(Reuters) - The Federal Reserve is still set to raise interest rates by mid-2015, according to a Reuters poll of economists that also found a better-than-even chance bond markets are underestimating how quickly policy will eventually tighten.
The latest poll, conducted Oct 8-15 in the midst of widespread selling on global stock markets, stands in contrast to U.S. interest rate futures markets which in recent days have pushed off the timing of the first hike to late next year.
Deflation or another recession in the euro zone are ranked as the most serious threats to the global economy in the coming year, followed closely by the risk of slower growth in China, the poll also found. [ECILT/WRAP]
Despite the risks, most respondents predicted the U.S. economy would steadily recover, growing by 3.0 percent on average next year, and a near-unanimous belief that the country’s job market was on a solid, sustainable growth path.
“While there are risks to the current recovery, probabilities suggest that the U.S. economy will continue to expand through 2015 at a progressively stronger rate since in part deleveraging has essentially been completed,” said Hugh Johnson, chief investment officer at Hugh Johnson Advisors.
Twenty-four of 47 economists said the Fed’s meeting in June next year was the most likely time for rates to rise by 25 basis points from near-zero, where they have been since late 2008 when the financial crisis first took hold.
Fifteen thought the first rise would come later while eight expected an earlier liftoff, results that loosely mirrored a smaller poll of primary dealers early this month. [FED/R]
“Underlying economic fundamentals are favorable to the outlook and barring a euro zone shock, growth should be sustainable at a higher rate than we have seen in the past few years,” said Sam Bullard, senior economist at Wells Fargo.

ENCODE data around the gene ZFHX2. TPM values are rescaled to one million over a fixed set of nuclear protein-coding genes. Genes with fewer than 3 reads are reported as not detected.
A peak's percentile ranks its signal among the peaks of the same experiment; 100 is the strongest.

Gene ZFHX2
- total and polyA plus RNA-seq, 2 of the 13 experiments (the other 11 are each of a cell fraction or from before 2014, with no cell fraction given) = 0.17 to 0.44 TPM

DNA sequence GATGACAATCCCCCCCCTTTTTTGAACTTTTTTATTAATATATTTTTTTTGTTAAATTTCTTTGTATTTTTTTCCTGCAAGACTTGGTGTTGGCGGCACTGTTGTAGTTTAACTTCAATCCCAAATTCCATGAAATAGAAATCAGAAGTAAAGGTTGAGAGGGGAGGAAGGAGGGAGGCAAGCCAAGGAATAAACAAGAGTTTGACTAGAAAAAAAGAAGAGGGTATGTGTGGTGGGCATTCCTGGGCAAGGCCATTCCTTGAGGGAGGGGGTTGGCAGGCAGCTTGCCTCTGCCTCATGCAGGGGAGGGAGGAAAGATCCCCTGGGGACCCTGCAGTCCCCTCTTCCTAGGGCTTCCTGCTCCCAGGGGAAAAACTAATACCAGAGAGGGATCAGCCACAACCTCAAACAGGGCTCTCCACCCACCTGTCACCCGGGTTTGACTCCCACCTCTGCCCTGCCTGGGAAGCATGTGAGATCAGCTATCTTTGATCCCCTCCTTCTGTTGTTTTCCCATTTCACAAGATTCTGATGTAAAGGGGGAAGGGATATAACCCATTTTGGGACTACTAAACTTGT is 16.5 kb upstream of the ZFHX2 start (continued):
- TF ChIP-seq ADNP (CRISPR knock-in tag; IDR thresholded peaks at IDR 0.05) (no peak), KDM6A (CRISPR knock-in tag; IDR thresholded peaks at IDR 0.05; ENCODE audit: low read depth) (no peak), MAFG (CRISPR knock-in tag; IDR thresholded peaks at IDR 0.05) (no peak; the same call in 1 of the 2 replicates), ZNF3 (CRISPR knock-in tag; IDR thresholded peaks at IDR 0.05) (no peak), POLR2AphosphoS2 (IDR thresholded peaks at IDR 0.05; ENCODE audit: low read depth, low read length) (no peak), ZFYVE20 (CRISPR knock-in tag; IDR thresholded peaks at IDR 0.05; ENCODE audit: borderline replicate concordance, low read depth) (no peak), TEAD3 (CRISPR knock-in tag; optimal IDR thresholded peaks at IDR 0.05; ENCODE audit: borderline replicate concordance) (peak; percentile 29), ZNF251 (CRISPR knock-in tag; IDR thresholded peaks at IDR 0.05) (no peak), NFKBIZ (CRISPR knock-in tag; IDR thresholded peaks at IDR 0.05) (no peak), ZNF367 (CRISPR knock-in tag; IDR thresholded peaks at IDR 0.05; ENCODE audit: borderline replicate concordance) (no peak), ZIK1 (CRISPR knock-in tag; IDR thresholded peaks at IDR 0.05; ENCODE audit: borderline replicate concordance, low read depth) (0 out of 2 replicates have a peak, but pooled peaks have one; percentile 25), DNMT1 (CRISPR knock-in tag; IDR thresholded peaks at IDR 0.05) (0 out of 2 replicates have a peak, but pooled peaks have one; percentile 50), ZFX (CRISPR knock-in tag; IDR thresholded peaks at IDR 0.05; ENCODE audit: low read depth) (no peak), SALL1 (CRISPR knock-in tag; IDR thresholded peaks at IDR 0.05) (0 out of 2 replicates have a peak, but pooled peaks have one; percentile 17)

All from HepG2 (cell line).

Asked whether bond and rate markets were under-pricing the likely series of rate hikes once the Fed begins tightening, 21 of 38 said yes.
The latest polling came both before and after Fed Vice Chair Stanley Fischer and Governor Daniel Tarullo said on the weekend that a global slowdown could delay a rate rise.
Those comments followed a wild week in markets in which the S&P 500 stock index .SPX fell the most since May 2012 on increasing signs of weak global growth. Stock markets have extended their rout into this week.
Until recently, most comments and forecasts by Fed officials have suggested the first rate rise will come around the middle of next year.
In the meantime, the U.S. dollar had risen in anticipation of that shift in policy, which in turned has weighed on inflation expectations.
Over two-thirds of common contributors to this and September’s Reuters poll cut their U.S. inflation outlook for both this year and next.
“The stronger dollar has added to the nervousness. As we noted recently, the impact of recent dollar appreciation, in and of itself, would be muted. But given ‘lowflation’ concerns, it could be seen as the straw that breaks the camel’s back,” Gustavo Reis, global economist at BofA-ML, wrote in a note.
“The market indeed seems to have added the USD to the worry list, taking note of Fed officials highlighting the impact of the dollar.”
The U.S. economy grew at a robust 4.6 percent annual rate in the second quarter after a disappointing 2.1 percent contraction in the first quarter. Unemployment fell to 5.9 percent last month, a six-year low.
Economists predicted quarter-over-quarter gross domestic product growth of 2.1 percent at the end of 2014, rising to 2.9 percent at the end of the next two years.
Unemployment is seen dropping to 5.6 percent by the end of next year while core CPI inflation, a key concern for the Fed, is expected to rise to a 2-percent target by early 2015.
Polling and analysis by Ishaan Gera, Hari Kishan and Kailash Bathija; Editing by Ross Finley and Chizu Nomiyama